Tag Archives: Centenary

Remembering 9348 CQMS Frederick William Jones Killed in Action 29/30th July 1916

XIV Pln D Coy - Book of HonourCompany Quartermaster Sergeant Jones enlisted in the 17th Battalion on 23rd February 1915. This was during the drive for further recruitment when the Pals Battalions were seeking a fifth E Company. Recruitment was opened up to men with skills or trades suited to Army life. This was a significant extension to the original requirement of being a clerk or warehouseman.  His Service Record helps build a picture of the men in his Battalion.

Arthur Bell recognised the importance of these men. “Throw a lot of clerks and countermen into a complex organisation like an army, with only a few ex-Boer War men, and where are you?  No wonder an invitation was issued to bakers, candlestick-makers and coppers to join up.”
Frederick was an experienced carpenter, who had a reference provided by Peace V Norquoy Limited of New Islington Works, Union Street, Ancoats. He had been employed with them for five years and had earlier served in the Royal Navy.
At 37 years and six months, Frederick was much older than the average recruit; with the majority of recruits being single, it was also an exception for Frederick to be married with children. He had married Nellie Shutt at Weslyan Chapel, Grosvenor Street on 15th July 1905. The couple and three children, Wilfred, Doris & Frederick William, lived at 1 Roseneath Avenue, Levenshulme. His mother Mary Fox Jones lived at 12 The Crescent, Levenshulme with younger brother Harold Thomas and Sister Constance Gertrude Jones. The elder brother Edwin Ernest lived at Bramhall.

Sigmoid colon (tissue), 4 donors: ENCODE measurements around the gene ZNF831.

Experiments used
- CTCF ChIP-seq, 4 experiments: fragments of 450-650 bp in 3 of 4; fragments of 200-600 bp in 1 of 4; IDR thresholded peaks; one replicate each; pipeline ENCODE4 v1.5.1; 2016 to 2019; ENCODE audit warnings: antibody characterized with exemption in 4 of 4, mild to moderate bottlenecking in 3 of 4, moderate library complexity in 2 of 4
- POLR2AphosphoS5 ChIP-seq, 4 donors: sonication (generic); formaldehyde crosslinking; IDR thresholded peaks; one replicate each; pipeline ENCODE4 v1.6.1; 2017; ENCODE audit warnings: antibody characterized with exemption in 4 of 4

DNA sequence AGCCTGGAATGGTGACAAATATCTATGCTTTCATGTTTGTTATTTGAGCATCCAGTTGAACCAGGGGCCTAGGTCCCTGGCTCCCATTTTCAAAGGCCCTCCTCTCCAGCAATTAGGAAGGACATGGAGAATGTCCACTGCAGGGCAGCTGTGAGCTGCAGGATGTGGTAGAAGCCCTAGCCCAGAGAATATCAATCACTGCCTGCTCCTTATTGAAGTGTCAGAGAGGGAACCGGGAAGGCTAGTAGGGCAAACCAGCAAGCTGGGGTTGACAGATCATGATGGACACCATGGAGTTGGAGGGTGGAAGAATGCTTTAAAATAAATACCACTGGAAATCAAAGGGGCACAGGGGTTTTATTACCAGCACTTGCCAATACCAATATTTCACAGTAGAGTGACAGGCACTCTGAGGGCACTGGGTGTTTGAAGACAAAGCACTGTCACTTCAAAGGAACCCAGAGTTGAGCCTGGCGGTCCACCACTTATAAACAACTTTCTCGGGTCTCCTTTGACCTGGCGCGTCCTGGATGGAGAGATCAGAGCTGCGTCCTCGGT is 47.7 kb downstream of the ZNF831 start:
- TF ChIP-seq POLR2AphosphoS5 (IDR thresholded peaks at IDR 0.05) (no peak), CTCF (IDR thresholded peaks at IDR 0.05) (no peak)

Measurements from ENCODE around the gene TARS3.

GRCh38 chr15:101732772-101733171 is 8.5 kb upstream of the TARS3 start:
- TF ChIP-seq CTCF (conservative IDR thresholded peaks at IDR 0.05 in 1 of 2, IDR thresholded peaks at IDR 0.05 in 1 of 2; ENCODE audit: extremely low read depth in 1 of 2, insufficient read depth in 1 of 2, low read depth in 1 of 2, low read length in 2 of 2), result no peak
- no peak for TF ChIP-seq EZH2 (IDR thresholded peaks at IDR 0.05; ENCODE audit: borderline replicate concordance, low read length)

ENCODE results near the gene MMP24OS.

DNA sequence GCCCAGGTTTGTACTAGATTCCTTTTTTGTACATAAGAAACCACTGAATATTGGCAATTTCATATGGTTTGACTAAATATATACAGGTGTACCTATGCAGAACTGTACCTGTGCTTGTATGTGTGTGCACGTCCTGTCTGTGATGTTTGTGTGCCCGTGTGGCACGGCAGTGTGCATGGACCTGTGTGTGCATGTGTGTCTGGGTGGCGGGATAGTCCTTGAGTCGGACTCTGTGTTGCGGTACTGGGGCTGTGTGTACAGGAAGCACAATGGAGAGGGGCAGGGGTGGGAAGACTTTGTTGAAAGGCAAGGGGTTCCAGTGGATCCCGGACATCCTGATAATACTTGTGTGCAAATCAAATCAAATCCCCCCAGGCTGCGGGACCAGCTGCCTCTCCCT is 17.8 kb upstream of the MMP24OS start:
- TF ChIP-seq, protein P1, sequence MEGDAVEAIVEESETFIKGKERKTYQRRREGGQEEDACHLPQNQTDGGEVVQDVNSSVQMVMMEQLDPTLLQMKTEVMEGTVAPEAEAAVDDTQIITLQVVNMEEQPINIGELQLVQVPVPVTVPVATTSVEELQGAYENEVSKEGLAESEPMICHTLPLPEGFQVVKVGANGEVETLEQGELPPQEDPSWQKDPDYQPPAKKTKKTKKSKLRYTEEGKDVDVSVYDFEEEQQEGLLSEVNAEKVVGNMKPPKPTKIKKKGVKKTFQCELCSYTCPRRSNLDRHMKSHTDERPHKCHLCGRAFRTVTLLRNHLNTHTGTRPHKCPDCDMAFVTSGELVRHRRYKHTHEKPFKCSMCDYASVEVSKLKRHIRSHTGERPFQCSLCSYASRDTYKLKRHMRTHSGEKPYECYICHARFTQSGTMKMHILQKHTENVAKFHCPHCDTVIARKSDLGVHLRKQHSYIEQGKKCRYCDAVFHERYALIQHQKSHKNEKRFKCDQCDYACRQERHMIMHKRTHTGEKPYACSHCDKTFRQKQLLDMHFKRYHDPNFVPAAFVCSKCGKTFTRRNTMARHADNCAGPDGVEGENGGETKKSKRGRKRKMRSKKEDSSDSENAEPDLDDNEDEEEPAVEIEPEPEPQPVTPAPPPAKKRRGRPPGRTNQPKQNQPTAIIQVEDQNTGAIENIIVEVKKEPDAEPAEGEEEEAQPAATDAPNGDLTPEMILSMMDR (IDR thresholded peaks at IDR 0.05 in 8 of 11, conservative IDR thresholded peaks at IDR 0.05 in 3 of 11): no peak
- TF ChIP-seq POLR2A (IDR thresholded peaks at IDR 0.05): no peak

Previous military experience, maturity and his trade experience led to Frederick’s early promotion to the post of Pioneer Sergeant. He trained with XIV Platoon in D Company. The Battalion’s assault on Montauban led to significant losses, especially among the NCOs. Frederick was promoted CQMS on 1st July, as a replacement for one of these casualties.
CQMS Jones was Killed in Action on 29th or 30th July 1916, during the advance on Guillemont. He is buried in PERONNE ROAD CEMETERY, MARICOURT. Grave registration suggests he died on 29/7/1916, which could relate the evening before the assault on Guillemont when the Battalion moved up from Cambridge Copse and assembled between Bernafay and Trones Woods. Frederick had originally been buried close to the track leading to Carnoy from Maricourt and the southern end of Talus Bois. Therefore it’s possible he was killed in the initial assembly positions at Cambridge Copse. Alternatively he may have been wounded later and there may have been a Casualty Clearing Station close to his original burial place. SDGW specifies Killed in Action, rather than Died of Wounds, but these records are regularly inaccurate. Most initial 30th July burials were more than 1 mile to the north east.
Nellie received Frederick’s Effects in September 1917. This included a tobacco pouch, Cigarette Case, wrist watch, purse, pipe and pipe lighter. Nellie thought some items were missing. The War Office awarded her a Pension of 22/ per week in February 1917.